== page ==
Friday, March 6, 1908

Des Moines Iowa State Register And Farmer

Location: Des Moines, Iowa

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Text Content of Page 1 of Des Moines Iowa State Register And Farmer on Friday, March 6, 1908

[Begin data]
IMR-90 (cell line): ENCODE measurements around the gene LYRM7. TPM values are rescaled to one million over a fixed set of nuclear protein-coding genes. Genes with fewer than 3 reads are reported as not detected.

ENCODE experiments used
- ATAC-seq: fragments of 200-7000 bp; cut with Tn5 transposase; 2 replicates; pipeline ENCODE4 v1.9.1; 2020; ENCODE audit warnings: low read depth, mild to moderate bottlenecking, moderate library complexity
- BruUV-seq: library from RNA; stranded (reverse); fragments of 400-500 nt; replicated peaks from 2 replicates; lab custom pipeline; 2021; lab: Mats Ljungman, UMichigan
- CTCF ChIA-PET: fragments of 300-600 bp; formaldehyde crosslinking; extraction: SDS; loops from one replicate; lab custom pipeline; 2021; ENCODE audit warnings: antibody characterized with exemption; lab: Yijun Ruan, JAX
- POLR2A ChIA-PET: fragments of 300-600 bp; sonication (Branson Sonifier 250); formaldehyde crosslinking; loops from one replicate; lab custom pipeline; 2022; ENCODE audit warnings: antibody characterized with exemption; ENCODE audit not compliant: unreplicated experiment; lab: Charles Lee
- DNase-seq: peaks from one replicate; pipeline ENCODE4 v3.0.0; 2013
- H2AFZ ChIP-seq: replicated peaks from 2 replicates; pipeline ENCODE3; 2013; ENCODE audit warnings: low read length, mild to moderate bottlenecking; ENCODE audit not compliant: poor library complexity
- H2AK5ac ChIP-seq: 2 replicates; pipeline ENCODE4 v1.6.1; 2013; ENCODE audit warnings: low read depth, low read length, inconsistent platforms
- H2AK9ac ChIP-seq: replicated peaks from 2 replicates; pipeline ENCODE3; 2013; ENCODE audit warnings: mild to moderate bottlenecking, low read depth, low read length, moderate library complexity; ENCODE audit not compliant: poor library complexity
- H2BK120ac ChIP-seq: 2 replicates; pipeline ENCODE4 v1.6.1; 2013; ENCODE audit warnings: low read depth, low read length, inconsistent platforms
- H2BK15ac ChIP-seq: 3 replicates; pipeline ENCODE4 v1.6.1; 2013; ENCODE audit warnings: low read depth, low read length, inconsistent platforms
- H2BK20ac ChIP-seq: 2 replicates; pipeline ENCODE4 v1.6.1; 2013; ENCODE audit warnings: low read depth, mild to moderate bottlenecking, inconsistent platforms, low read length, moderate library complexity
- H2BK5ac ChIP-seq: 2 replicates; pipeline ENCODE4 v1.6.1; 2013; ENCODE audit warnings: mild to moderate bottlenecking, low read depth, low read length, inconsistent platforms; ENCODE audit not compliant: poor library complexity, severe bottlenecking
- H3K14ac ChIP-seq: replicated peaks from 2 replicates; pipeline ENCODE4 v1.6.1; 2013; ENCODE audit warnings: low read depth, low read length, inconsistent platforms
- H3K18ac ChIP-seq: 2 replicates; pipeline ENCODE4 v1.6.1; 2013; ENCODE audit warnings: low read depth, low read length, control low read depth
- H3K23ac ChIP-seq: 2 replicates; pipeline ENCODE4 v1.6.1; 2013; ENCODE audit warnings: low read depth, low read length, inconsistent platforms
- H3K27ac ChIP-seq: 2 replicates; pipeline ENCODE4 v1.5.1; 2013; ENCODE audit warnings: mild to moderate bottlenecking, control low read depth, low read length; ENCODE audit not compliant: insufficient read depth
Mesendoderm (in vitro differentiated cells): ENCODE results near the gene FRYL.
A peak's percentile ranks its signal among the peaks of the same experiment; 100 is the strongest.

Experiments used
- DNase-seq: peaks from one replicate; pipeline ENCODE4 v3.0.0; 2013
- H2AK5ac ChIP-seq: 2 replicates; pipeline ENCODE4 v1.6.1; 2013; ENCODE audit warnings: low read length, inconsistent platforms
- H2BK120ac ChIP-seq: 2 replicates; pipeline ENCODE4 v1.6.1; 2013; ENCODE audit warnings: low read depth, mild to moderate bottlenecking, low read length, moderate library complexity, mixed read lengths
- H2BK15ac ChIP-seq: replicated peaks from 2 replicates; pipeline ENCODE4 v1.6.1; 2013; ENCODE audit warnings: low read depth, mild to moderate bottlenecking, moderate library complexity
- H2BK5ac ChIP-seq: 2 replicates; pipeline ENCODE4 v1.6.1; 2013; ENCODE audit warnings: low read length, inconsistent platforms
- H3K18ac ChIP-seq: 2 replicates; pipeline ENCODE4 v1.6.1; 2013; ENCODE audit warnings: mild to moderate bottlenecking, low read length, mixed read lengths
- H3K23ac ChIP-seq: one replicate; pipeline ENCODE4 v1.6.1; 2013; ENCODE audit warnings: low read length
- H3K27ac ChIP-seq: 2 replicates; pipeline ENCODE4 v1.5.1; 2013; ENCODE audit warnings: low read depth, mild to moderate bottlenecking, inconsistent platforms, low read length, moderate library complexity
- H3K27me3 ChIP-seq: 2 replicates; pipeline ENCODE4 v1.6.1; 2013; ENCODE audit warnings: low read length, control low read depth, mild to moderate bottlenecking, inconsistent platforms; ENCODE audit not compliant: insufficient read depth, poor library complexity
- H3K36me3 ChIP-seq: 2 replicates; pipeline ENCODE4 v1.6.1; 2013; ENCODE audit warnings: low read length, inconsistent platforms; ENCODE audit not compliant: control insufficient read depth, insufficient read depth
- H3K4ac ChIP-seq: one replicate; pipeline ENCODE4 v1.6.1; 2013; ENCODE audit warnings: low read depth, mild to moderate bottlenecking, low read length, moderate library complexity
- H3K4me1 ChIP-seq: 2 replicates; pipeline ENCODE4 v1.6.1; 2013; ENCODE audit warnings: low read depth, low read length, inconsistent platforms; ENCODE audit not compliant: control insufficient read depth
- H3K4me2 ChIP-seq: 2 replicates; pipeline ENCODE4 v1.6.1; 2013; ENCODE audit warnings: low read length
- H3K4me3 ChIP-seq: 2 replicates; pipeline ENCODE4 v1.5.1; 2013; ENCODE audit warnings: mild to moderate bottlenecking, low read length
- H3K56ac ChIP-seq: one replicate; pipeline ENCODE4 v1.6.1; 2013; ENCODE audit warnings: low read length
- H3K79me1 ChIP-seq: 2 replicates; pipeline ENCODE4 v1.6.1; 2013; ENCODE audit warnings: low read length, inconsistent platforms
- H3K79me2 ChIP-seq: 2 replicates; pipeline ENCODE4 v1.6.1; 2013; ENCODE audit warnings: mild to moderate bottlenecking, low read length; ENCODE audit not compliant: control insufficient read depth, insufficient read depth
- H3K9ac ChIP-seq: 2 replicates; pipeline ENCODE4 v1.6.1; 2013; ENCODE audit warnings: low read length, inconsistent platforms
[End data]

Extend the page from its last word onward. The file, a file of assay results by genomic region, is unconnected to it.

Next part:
Des Moines Iowa State Register and Farmer (Newspaper) - March 6, 1908, Des Moines, Iowa The Iowa State For F arm ESTABLISHED 1856 No. 2755 In discussing the most approved method for stamping out tin's dread disease. Dr. Burton Rogers, of the Kansas Experiment station, issues a bulletin of a sane :md feasible plan for completely eradicating animal tubercu- losis from this country within onj. or. at most, two years without one cent of cost or loss in excess of present iosses. Without stopping to give his ideas about how animals acquire the disease, we will endeavor to give his plan for practically stamping it out. In the pack- ing houses alone in the year 1901, gov- ernment inspection revealed this dis- urians make thorough examinations for tuberculosis of every hog killed. The natural result would be ihat if they knew the farm from every tuberculosis hog they discover came we would, inside of one short year. know practically every farm in this country having dangerous upon them. The results would almost equal the tuber- culin test applied on every farm in this country minus its expense. There is constantly going on, uncon- sciously TO most of you, throughout this country, an actual feeding experiment from which we are not but could be receiving much benefit. We hope can a greater feeling of security. Similar- ly, experts located at the slaughtering centers could inform you if hogs might have worms ,ind what kind, or were getting some kind of a rood or water that was causing her liver or kidney trouble, and might be able to suggest little changes that would he of im- mense profit to you in feeding and so on. Besides, farmers must sooner or later do their part in the ''Golden Rule" of modern business, and guarantee their produce as well as demand it from the manufacturer. Furthermore, in certain districts tabooed and dis- criminated against by the packers, be- cause a guilty less than 0 per cent of eluding the newly dropped calves of the tuberculous cov.s, in separate indoor uuaners. Then the tuberculous ani- mals are disposed of as rapidly as they complete their period of usefulness. Frequent feeding tests should be made of the tuberculous so as to know just exactly how profitable a producer each t ne is, so that at the moment one can dispose of the animal at little loss it can be done immediately. Likewise every unconscious owner of. tuberculous animals today to at least know it. But you may say to yourself or to us, "My hogs are healthy. We would not believe you even though we looked at them quite'careful- WAITING FOR GOOD MARKET CONDITIONS. ease in animals; in 1902. 752; 1903, 81, 179. It will be seen that the disease is rapidly on the in- crease. An extremely good animal husband- man can prepare a hog ready for mar- ket at six months of age, and nearly every hog, except parents, going to market is less than one year of age. Therefore, practically every farm in this country, before one year from to- day, will have sent one or more hogs to market. The beauty of these facts is that the bulk of hogs are slaughtered in pack- ing houses where government veterin- prove to every one that so much good would come from it that every one who hears or reads this, upon reflection, will not only feel he ought but will want to tag his own hogs with his own name and at his own ex- pense, so that if your hogs are tuber- culous the inspectors will inform the Department of Agriculture at Washing- ton so there will be sent to you expert advice and literature telling you how you can most economically eradicate the disease and control conditions that might cause it in your family similarly as it was caused in your hogs. If it is absent, then you could certainly have farmers happened to market the bulk of a traceable carload of hogs, the re- maining 94 per cent of innocent farm- ers in that district must suffer the same punishment. Your district may nor have been discriminated against yet, but it may be tomorrow. The point is. that every farmer who had tuberculosis on his farm seven years ago ought to have at least known it, and if he had been educated con- cerning the Bang system he would be free of tuberculosis today without one cent of loss. The Bang' method con- sists in testing the animals and there- after keeping the healthy animals, in- ly unless you would say only milk they ever received was from cows tested and found free of tuberculosis, and the cat- tle they followed were likewise tested for tuberculosis." Dr. Rogers' plan is a good one and of careful consideration and this is a matter that should be given intelligent consideration instead of ig- norant emotions and sentimentalities. The plan is radically simple, it is rapid, automatic, economical, feasible, and we want to study this plan thoroughly, im- prove upon it where one can and work on remedies for any defects it may oos- sess. Published by the Iowa Fanner Publiihing Co. DCS Moincs. Iowa MARCH 6, 1908